Bloomberg Anywhere Remote Login Bloomberg Terminal Demo Request


Connecting decision makers to a dynamic network of information, people and ideas, Bloomberg quickly and accurately delivers business and financial information, news and insight around the world.


Financial Products

Enterprise Products


Customer Support

  • Americas

    +1 212 318 2000

  • Europe, Middle East, & Africa

    +44 20 7330 7500

  • Asia Pacific

    +65 6212 1000


Industry Products

Media Services

Follow Us

Bloomberg Customers

Businessweek Archives

More On Blogging

Shameless Plug: I'll Be On Your Mac Life Tonight |


| More Thoughts on Venture Capital

March 08, 2007

More On Blogging

Arik Hesseldahl

I’m terribly late in making this shout-out to Shel Israel, who agreed with my contention from Feb. 20 and Feb. 22 that Steve Jobs should consider blogging. In case the name isn’t familiar, Shel was co-author, with Robert Scoble, of “Naked Conversations”, a book on how blogging, when done right, can be an effective way for big corporations to reach out to their customers.

Shel doesn’t come at the subject from nowhere. He’s been around Silicon Valley PR circles for some time, having advised Sun Microsystems from its very early days. He also advised Filemaker, now an Apple subsidiary, Creative Labs, and Riya.

And he made an excellent additional point that I hadn’t thought of. Blogging could be a great tool in the middle of a crisis. I don’t think that a crisis seems imminent or even likely at Apple today, but that’s the nature of crisis – you never see it coming. I just think having a blog in place, where Steve – or anyone else at Apple for that matter – can easily, and quickly say what’s on their mind wouldn’t be a bad thing. Apple’s full of passionate people – from the top down – who really care about what they’re doing, and who would certainly find it rewarding to find a way to share that passion in some appropriate way. Apple’s customers are equally passionate, and certainly there’s no shortage of blogs from the likes of them.

Meanwhile, I’m really eager to see how Shel’s next book project turns out. Its basic question is this: What happens when the generation that has grown up with the Web and all that entails (social networking, instant messaging, blogging, etc.) arrives in full force in the workplace? Personally, I’m beginning to see signs among younger colleagues that their habits for consuming, obtaining and retaining knowledge and information are often vastly different from my own. I still subscribe to newspapers, and they can’t imagine doing that.

Shel puts it better: “What happens when one watershed generation replaces another in the work and marketplace? This next generation is about to become your employee, your customer or maybe even your new competitor. How do you adapt to the change which is coming in the next 5, 10 and 30 years. Where do you look for answers? … You might start by looking in your own kid’s room. The recreational habits of young people age 12-24 today are the social habits that businesses will need to adjust to in the very close future.” It’s a fair question that every company must ponder, even Apple.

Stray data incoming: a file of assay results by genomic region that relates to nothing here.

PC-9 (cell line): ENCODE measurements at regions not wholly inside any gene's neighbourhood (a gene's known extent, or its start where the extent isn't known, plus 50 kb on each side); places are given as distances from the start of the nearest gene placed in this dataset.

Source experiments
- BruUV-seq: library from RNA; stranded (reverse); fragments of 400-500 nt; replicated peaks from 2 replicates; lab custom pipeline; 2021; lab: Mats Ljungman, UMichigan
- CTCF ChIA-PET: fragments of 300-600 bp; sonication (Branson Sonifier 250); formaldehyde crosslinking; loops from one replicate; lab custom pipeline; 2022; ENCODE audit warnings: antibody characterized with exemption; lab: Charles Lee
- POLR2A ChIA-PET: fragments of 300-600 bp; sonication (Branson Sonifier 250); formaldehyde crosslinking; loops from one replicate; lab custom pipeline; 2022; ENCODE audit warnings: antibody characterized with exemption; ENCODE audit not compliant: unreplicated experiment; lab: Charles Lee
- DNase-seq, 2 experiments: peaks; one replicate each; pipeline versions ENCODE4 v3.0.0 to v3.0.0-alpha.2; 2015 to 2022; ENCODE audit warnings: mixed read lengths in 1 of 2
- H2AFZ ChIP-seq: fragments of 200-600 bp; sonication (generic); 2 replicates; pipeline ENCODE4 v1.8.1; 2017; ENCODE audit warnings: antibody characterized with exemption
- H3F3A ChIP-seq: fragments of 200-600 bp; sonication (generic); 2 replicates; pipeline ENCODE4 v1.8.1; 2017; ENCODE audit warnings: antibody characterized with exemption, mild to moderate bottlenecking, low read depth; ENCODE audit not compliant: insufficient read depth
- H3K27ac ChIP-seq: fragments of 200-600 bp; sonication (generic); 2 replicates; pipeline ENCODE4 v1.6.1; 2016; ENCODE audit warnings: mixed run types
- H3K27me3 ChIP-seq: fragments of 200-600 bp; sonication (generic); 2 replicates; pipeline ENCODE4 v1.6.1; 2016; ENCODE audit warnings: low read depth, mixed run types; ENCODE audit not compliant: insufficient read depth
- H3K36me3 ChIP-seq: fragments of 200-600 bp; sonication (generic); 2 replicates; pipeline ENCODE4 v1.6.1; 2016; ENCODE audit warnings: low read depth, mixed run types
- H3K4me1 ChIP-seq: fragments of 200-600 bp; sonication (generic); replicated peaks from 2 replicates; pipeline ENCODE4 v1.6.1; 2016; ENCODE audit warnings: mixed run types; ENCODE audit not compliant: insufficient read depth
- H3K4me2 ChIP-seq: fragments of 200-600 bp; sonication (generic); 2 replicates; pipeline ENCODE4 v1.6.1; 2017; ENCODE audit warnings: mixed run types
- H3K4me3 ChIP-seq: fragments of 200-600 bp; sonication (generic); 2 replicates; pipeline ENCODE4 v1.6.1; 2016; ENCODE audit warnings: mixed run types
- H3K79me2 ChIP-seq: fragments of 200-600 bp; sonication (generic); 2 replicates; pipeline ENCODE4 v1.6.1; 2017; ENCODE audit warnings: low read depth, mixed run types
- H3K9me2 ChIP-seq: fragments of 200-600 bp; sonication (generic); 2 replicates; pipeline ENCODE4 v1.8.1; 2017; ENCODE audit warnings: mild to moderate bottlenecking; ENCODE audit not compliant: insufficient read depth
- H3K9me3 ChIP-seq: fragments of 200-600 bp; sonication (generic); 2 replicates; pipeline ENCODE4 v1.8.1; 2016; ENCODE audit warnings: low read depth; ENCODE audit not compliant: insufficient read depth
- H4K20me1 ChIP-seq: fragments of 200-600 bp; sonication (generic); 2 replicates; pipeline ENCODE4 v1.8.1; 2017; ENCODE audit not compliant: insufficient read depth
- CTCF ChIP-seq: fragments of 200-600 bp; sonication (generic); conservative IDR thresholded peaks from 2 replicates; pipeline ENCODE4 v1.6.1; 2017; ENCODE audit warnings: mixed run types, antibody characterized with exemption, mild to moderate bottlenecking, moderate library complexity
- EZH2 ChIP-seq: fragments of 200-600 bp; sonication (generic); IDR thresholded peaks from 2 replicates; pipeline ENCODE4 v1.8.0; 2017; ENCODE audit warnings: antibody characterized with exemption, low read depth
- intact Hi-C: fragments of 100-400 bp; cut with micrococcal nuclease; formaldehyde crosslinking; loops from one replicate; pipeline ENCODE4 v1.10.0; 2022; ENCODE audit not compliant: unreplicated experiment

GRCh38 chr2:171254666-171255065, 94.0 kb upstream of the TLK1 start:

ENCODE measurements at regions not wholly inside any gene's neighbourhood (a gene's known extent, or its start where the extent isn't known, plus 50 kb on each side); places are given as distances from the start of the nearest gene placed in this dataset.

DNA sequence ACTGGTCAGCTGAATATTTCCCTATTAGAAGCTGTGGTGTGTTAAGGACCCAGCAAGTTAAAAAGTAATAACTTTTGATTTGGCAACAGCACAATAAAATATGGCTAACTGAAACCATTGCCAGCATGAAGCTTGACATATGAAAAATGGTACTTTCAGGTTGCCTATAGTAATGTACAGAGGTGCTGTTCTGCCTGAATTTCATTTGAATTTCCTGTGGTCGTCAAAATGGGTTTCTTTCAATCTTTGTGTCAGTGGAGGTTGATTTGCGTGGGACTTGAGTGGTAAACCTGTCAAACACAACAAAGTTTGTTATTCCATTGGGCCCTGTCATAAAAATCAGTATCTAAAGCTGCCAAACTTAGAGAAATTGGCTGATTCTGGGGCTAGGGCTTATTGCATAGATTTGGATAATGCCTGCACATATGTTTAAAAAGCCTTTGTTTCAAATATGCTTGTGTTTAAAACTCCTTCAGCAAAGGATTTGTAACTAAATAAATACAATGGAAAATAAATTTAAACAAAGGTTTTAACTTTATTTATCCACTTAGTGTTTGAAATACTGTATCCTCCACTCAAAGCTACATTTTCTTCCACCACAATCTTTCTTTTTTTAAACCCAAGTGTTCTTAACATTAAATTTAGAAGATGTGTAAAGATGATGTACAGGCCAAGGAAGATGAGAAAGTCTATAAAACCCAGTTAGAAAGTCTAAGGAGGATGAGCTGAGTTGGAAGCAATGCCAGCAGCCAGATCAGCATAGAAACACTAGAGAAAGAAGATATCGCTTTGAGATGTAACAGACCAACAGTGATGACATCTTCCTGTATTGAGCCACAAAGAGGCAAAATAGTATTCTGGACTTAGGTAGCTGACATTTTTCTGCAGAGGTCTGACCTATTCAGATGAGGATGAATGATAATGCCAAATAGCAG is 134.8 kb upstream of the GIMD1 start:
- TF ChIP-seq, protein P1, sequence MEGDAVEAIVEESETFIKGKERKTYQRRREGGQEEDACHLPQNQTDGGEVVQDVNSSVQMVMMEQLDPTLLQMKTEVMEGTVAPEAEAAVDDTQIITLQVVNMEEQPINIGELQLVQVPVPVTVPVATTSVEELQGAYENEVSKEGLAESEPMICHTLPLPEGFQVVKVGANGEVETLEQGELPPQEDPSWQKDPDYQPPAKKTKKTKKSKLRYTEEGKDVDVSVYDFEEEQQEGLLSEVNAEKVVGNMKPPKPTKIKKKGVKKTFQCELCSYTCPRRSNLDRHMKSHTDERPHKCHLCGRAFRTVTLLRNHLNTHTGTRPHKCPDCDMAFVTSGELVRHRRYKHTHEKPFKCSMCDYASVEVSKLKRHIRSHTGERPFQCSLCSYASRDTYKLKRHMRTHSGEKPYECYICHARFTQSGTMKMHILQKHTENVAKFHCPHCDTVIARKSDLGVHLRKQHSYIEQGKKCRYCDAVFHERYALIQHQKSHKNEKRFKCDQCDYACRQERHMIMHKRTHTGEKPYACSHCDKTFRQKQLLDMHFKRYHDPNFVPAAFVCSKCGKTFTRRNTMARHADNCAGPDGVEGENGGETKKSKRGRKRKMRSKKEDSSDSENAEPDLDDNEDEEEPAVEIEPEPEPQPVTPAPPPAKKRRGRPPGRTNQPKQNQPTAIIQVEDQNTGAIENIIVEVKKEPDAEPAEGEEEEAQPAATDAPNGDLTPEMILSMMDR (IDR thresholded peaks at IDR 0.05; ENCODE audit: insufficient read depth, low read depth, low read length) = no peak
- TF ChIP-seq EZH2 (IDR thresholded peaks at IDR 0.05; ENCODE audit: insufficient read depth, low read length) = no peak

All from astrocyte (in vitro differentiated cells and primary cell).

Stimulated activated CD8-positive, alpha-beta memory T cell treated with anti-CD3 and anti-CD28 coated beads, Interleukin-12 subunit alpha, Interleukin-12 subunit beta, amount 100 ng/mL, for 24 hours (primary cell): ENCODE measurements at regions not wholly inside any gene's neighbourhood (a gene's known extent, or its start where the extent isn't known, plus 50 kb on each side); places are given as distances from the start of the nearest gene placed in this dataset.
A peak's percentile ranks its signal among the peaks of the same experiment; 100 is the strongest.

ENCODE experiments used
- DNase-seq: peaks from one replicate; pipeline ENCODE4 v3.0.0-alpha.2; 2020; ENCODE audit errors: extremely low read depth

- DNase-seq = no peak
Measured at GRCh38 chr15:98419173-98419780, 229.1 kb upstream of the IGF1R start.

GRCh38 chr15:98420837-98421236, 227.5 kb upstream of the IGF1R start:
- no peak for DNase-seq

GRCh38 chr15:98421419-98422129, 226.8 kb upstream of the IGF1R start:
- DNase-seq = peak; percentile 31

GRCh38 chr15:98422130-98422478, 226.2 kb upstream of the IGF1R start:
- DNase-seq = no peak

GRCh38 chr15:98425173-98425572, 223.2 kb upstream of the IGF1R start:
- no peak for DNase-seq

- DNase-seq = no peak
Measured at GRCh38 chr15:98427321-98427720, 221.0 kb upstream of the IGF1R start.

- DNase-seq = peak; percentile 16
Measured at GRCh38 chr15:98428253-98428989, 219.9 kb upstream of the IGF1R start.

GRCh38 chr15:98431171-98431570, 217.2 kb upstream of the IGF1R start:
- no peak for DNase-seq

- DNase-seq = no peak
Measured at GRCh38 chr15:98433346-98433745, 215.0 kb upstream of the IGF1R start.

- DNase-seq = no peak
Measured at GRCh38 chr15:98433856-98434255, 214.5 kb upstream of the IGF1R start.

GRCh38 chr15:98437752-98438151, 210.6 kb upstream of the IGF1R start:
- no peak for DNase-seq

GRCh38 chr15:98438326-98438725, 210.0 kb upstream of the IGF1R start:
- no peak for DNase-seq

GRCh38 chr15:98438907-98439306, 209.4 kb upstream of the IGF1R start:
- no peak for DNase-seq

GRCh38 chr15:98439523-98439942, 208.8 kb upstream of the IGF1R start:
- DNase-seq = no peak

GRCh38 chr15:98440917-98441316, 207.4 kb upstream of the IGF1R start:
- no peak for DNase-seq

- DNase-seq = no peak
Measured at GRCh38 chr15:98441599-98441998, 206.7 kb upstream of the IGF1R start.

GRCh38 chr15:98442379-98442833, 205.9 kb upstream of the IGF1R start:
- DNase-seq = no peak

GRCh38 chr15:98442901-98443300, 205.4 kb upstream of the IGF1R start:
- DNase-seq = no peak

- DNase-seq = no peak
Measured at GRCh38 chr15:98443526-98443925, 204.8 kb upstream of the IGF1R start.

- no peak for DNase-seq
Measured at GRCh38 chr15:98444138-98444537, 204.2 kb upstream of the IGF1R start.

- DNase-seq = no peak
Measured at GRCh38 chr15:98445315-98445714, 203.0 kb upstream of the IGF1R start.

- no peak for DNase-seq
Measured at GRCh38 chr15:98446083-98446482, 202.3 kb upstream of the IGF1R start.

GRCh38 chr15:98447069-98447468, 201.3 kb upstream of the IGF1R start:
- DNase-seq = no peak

12:08 PM

TrackBack URL for this entry:

I think Steve says what he wants when he wants to (ie Thoughts on Music) ... I also think a CEO who is public likeable but keeps his mouth closed so as not to polarize any of his potential customers is also a wise CEO. Big mouthed CEOs often have a lot of backfiring - ie Rob Glaser of Real. I think Steve Jobs is one of the most insightful men of the last century - he is quotable at just about every presentation of thought - be it at Mac Expos or the occasional media appearance or "Thoughts on Music" - but I'd honestly rather him be the worm on the line rather than just a bucket of daily feed thrown into the waters.

Posted by: Rus at March 8, 2007 06:15 PM

Companies who need to present a different face than their public perception or who cannot marlet & brand like the top dogs can make up for it by presenting themselves as closer to the "people."

Apple needs either of any these cash short opportunities.

How many other companies can launch 40,000 blog entries and 10 rumor sites and HUNDREDS of "real" mag postings by sending out a postcard inviting people to an 'event?' Not an event, not an announcement, a postcard?

Apple needs more PR?

The other problem is his blog would be IMPOSSIBLE to write because EVERY word and its comma before or after it would set off a million people like they were reading utterances from the Kremlin or Alan greenspan ... the day after each blog entry would require 2 days of explanations folowed by 7 more days of dissection of the explanation ... just look at when he talks at a keynote - it's ON VIDEO yet you have a million opinions from "brilliant' to 'lackluster.'

A Steve Jobs blog might as well be written in seaweed during a typhoon ...

It's way, way more fun to hear all the speculation - the rest of tech is boring (here's our roaadmap, we're super psyched ... blah, blah, blah ... )

Posted by: jbelkin at March 14, 2007 10:08 PM

blog comments powered by Disqus